SUN NETWORK: Sun talks new pricing, computing model

SAN FRANCISCO – Sun Microsystems Inc. took the wraps off its Project Orion initiative Tuesday, rebranding its family of software infrastructure solutions under the Java Enterprise System.

At its Sun Network conference, Sun chief executive Scott McNeely riffed on the theme of recalling “cost and complexity.”

Rather than sell the network components on their own, “we’re going to sell you the whole car,” McNeely said, adding that Sun’s renewed focus is on network computing architecture.

The middleware Java Enterprise System – single sign-on server software that features network identity, e-mail, Sun ONE application server, directory server and portal server, Sun’s clustering software and Java programs support – consolidates Sun’s network services environment, McNeely said.

McNeely noted the offering simplifies the pricing model and synchronizes quarterly updates for Sun solutions that have been integrated and pre-tested for compatibility.

Slated for a November release, both the server and desktop versions of Java Enterprise System are tagged at US$100 per employee, per year. This includes unlimited right-to-use for intranet and Internet deployments.

Sun Software Executive Vice-President Jonathan Schwartz noted that larger organizations with 120,000 workers or more will pay a flat fee of US$12 million per year.

The Santa Clara, Calif.-based firm’s software strategy is designed to go head-to-head with Microsoft Corp.’s software offerings and appeal to users who might be disenchanted with Microsoft.

This particular pricing model – which includes training, quarterly updates, support and installation services – should benefit enterprises, Schwartz offered, as they won’t incur vendor audits and the model can be deployed to an organization’s entire customer, supplier and partner base.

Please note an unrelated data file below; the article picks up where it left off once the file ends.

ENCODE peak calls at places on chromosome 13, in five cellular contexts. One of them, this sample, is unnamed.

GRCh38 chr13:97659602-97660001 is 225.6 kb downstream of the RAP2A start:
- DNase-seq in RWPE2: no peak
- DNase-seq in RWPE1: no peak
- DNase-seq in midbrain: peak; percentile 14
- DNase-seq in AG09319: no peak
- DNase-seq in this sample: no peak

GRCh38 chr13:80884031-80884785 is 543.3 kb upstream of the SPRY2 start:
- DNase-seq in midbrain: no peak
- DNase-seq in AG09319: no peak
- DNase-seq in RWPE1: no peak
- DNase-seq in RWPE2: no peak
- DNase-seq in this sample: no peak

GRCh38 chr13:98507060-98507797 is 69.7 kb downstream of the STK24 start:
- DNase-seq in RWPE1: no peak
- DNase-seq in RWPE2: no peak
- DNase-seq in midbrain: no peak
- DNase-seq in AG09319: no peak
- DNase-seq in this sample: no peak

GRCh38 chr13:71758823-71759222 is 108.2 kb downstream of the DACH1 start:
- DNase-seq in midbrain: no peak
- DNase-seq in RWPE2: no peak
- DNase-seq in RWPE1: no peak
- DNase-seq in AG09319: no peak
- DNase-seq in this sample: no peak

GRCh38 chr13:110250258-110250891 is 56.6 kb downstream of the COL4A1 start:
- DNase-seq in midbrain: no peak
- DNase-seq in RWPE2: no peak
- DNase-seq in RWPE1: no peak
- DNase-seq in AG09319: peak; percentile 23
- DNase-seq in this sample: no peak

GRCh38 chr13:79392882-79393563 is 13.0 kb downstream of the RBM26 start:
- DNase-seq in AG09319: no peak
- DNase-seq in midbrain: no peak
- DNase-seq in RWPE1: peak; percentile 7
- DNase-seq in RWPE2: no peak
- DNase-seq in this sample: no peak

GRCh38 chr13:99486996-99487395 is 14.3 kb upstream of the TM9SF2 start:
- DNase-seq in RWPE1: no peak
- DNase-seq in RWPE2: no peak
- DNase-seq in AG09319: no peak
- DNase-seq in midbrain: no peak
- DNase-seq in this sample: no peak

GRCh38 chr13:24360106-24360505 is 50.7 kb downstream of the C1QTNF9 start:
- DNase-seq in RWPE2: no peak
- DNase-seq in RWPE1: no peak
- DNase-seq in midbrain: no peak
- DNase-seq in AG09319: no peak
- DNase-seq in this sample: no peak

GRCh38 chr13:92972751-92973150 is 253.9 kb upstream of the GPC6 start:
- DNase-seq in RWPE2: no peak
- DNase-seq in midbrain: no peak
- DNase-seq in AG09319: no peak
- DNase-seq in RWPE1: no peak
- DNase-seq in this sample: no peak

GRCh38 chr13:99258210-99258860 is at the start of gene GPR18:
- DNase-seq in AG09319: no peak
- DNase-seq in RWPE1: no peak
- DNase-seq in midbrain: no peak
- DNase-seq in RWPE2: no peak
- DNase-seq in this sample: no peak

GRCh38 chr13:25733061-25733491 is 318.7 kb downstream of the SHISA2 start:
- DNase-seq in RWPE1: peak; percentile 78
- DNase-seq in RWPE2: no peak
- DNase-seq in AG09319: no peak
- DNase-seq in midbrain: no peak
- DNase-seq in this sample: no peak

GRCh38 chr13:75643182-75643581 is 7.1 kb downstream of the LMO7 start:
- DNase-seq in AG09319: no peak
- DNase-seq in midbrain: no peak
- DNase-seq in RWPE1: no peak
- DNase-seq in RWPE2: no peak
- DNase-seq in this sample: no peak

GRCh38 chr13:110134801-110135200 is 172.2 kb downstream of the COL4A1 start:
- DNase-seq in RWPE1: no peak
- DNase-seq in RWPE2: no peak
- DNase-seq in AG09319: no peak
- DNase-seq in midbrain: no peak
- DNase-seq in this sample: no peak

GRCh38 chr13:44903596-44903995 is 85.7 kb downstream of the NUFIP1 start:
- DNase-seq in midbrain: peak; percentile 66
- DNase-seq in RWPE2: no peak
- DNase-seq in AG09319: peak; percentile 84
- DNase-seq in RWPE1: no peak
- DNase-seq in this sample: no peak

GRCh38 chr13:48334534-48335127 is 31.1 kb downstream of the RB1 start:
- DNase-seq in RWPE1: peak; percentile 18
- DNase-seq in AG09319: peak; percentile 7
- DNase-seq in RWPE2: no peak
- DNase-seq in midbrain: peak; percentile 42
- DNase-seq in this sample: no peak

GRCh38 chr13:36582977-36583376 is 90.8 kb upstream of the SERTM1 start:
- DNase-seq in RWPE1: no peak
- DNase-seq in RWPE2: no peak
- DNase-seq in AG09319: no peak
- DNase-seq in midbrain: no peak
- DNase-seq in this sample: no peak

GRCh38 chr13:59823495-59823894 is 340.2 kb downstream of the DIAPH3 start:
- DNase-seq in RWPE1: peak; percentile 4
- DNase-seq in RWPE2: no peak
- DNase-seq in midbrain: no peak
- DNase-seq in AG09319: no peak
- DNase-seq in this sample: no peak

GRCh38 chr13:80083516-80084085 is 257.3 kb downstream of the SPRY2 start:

In addition, Sun unveiled its Project Mad Hatter open source software. Now dubbed the Java Desktop System, the office solution – which features the look-and-feel of Microsoft Office along with MS file compatibility – uses a JavaCard smartcard for security, and includes StarOffice 7; the latest release of J2SE; a Mozilla browser; and desktop applications such as Macromedia Flash, e-mail calendaring and instant messaging (IM).

Pricing at starts at US$100 per desktop. The Linux client-operating environment runs on x86 and Sun Sparc systems using the Solaris or Linux OS. A network-enabled StarOffice enterprise version will be launched in 2004, Sun said.

Sun has come a long way from the days where customers would be confused about shipping dates and software licenses. According to Sun claims, its Java Desktop System costs 60 to 80 per cent less than Microsoft Office. Analysts here note the regular update schedule should also make Sun’s software easier to use.

But the question remains whether the new initiatives will be enough to woo away customers who, much like Schwartz noted in a media briefing, are willing to pay “three times as much” what Microsoft Office costs to stick with the brand.

In attendance at Sun Network this year, David Olson said the Sun announcements largely fulfill the software promises made last year.

Olson, who works for Calgary-based GNI Networks, noted that enterprises integrating the software can save on costs in services fees.

Other announcements at Sun Network include:

– Sun Java Studio Enterprise, integrated developer tools for the Java Enterprise System including connector builders, Java Runtime and integrated developer environment (IDE)

– N1 annulments, including virtualization and provisioning for storage and servers and N1 CenterRun 4.0, a “one-touch” deployment of new shared services